They say that July is the prime time for family road trips and summer vacations and it’s no wonder. Have you ever tried to take a road trip in January in between blizzards? Um, no thank you! I’d much rather travel this time of year.
Last month, we returned from an 850 mile family road trip (each way) to North Carolina and it was amazing. No one wanted to kill each other, I didn’t end up with a migraine, and Nate and I didn’t go insane after 16 hours on the road and threaten to never do it again!
I’m going to share a few secrets and must have items that helped our long road trip with four kids (ages 4, 6, 8, and 12) be a success.
15 Things You Need for a Family Road Trip:
1. Plan out a schedule
This is my favorite tip for a successful family road trip with kids. Plan out your route and your stops. Find out where a favorite restaurant is along your route and plan a stop there. Not only does this keep the trip segments more reasonable and give the whole family a scheduled break time, but you’re less likely to end up at a nasty gas station bathroom.
Look up traffic and construction too. It might be faster to take a slightly longer (in miles) route in order to avoid traffic. On our trip down to North Carolina, we went through (around) Washington DC, but even at 1pm, we became stuck in traffic for almost 2 hours. On the way home, we went a longer route through the middle of Virginia and saved an hour of driving time!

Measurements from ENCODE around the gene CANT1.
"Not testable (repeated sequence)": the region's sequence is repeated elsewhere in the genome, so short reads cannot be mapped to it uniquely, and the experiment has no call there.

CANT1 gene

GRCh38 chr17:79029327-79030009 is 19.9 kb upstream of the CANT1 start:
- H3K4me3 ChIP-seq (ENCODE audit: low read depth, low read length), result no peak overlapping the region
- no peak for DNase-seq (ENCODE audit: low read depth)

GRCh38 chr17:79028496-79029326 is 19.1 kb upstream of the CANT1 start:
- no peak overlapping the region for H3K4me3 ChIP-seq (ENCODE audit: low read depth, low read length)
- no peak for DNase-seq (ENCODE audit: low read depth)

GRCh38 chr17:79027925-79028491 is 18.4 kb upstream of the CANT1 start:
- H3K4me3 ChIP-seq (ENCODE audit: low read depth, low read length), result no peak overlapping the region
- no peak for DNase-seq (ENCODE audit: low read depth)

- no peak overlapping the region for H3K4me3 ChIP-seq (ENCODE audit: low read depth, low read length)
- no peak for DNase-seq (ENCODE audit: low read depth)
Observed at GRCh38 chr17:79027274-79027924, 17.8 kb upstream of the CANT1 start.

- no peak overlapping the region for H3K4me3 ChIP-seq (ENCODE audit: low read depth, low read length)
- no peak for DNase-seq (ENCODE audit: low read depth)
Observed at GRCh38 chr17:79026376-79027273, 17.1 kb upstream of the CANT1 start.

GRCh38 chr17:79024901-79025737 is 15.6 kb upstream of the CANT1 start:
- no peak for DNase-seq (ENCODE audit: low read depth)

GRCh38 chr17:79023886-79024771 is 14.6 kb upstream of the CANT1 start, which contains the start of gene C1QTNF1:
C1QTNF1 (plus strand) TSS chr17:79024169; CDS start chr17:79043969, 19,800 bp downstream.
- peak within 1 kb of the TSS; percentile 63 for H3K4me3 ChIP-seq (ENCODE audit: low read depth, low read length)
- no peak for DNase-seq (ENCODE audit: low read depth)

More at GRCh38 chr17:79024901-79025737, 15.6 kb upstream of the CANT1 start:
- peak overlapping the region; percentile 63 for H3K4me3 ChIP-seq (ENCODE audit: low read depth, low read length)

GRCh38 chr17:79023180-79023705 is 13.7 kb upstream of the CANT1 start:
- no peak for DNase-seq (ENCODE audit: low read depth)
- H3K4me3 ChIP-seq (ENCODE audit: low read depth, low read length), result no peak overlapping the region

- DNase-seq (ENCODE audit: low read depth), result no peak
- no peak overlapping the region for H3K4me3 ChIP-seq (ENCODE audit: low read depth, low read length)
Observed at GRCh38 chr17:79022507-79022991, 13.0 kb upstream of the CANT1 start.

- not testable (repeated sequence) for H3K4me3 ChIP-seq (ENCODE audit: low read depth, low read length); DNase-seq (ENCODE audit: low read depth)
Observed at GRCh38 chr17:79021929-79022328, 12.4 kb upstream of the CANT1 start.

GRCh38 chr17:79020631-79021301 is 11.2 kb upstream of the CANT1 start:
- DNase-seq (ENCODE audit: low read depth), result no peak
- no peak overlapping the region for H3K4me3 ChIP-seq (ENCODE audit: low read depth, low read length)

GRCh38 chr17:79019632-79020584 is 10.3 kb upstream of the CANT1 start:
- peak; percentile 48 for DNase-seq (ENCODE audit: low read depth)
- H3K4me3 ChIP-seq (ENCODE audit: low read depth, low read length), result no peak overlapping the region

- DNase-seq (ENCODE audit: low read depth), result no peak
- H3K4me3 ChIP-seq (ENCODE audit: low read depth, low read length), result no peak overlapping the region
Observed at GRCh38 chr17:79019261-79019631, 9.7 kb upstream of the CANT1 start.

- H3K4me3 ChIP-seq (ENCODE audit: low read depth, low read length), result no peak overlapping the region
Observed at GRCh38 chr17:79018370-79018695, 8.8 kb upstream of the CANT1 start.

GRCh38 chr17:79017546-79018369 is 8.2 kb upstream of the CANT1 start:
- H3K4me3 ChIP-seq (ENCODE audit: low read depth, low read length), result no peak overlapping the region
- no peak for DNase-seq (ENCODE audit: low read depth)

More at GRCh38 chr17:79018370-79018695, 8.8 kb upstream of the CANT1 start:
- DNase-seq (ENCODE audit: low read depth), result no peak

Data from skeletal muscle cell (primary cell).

Whether it’s an available built-in DVD player or regular ol’ CDs, technology is Mom’s best friend when it comes to traveling. Bring along a few favorite movies for the kids to help pass a couple hours right there. Spend time listening to a favorite family station on Pandora (did you know there’s an actual “Road Trip” station?!) It’s a blast to sing along with your kids and be silly!
3. Make a travel kit for each child
My kids had so much fun with their travel activity kit binders. They followed along with the road trip maps and colored and play games. It was a great change from watching DVDs.
I am not above bribing my kids to behave in certain situations and a long road trip is definitely one of them. Although this method is really less about bribing and more about rewarding for good behavior (potato/potato?).
Pick up a few items from the dollar store or low priced toys. Wrap the toys or simply put each one into a brown paper bag. Label with the child’s name and the # prize. I had 5 prizes for each child on the way down and 5 on the way home. (I separated them into two different bins – one for the trip down and one for the trip home.)